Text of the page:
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Tuesday, 15 March 2016

Adventures in cheesemaking - part 1

The path from enthusiastic cheesophile to master cheese maker is a long and winding one, a path which often doubles back on itself or stops to admire the view (and presumably eat some cheese).

As a beginner cheesemaker, Ian's cheeses so far are best described as... experimental.  We've had a white cheese that turned blue (due to cross-contamination of molds), a brie that melted in on itself (because not enough liquid was drained out), and several over-salting mishaps. As far as I was concerned, it didn't matter what the cheese looked like as long as it tasted good. And it did.  The runny brie was perfect for drizzling onto home-made bread, the white-cheese-turned-blue was just the right combination of blue strength and white creaminess.  Too-salty cheese works well stirred into a risotto (in moderation).

However, Ian is a perfectionist.  And a dribbly brie is apparently Not Acceptable.

Runny brie- what you get when you don't have a cheese press!
Luckily Ian has a good friend and fellow scientist who, after several years of dedicated cheese making, has achieved the status of 'person we know with the most experience of making cheese'.

When he's not making cheese, 'Mr Cheese' as I shall call him, or C for short (because I haven't asked if he wants to be namechecked) leads his own research group at Cardiff University.  I have decided that the scientific mind is both a blessing and a curse for cheese making.  Cheese making is after all one great experiment.  It involves following a protocol, initiating reactions, tweaking parameters and ultimately evaluating the results (yum!).  So to a certain extent scientists are perfectly suited to this.  If the protocol specifies that you set the curds by heating them to 32oC, then a scientist will likely whip out the digital thermometer until the required temperature is reached.  If the instructions say 'cut the curds into 2 cm cubes', then you can probably use them in a game of cheese Jenga.  Unfortunately the cheese making process also involves a certain amount of non-scientific factors, which can be generally termed 'winging it'.  In part this is due to the fact that to make many (although not all) cheeses you have to work with living organisms.  Bacteria provide the 'starter culture' and work together with the rennet (an enzyme) to set the cheese.  They also develop the flavour during maturation.  Moulds (yeast) are also used in certain cheeses: Penicillium camemberti makes the white mold on the surface of camembert and brie, while Penicillium roqueforti is used for making blue cheese.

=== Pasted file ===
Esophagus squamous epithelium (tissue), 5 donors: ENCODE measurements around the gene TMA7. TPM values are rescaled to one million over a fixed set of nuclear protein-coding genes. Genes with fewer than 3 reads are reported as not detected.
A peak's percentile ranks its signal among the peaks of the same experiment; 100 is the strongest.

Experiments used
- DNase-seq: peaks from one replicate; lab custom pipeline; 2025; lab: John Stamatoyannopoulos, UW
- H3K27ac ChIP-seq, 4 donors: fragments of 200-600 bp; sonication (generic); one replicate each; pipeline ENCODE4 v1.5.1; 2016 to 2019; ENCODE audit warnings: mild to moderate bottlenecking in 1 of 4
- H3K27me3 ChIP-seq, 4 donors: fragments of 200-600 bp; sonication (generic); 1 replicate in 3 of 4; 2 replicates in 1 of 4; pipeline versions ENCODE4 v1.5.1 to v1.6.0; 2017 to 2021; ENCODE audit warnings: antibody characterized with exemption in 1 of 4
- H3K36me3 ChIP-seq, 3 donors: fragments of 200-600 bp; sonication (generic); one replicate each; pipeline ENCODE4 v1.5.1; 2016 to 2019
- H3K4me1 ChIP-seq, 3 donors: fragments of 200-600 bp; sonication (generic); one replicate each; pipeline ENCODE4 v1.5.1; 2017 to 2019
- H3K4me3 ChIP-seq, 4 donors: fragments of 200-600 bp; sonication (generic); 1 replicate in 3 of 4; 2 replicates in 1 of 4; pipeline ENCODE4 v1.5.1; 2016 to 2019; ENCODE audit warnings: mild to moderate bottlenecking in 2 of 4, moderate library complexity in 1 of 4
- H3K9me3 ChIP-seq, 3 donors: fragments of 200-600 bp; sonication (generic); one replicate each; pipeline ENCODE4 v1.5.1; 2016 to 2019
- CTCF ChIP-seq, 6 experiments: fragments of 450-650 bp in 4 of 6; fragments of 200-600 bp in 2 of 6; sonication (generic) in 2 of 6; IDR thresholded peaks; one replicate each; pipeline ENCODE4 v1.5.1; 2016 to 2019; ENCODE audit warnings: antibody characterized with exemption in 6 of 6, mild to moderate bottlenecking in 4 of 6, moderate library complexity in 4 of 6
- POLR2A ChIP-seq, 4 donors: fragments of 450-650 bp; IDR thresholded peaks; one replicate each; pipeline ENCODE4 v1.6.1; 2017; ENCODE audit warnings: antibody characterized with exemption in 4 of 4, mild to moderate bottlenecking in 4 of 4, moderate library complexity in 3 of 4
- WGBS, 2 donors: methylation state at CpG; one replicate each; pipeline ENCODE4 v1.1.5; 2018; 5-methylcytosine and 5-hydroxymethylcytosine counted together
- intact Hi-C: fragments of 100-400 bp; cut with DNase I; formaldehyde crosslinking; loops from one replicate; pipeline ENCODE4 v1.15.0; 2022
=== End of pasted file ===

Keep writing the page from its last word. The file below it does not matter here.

Ian's 'oh-it's-turned-blue' cheese on home-made oatcakes

Unfortunately any scientist that has worked with living organisms can tell you that they can throw even the most perfectly executed protocol into disarray. A cheese can basically be thought of as a miniature farm, because the final taste and texture is ultimately dependant on how well your bacteria and mold 'livestock' have multiplied in your care, and whether any unwanted organisms have invaded your cheese 'field'.  Unfortunately microorganisms are not the most predictable livestock to raise, more like teeny-tiny pandas than sheep (well, ish), and this is basically because their growth is influenced by so many external factors.  Temperature, humidity, salinity, consistency (or lack thereof) of all of the above can all affect the extent to which bacteria and molds develop.  I should know, I spent three and a half years messing around with bacteria, ending up with a PhD which would have been more accurately titled 'Things Which Do Not Work'.

Consistency is the goal for any cheesemaker, and the most difficult to achieve in a small scale.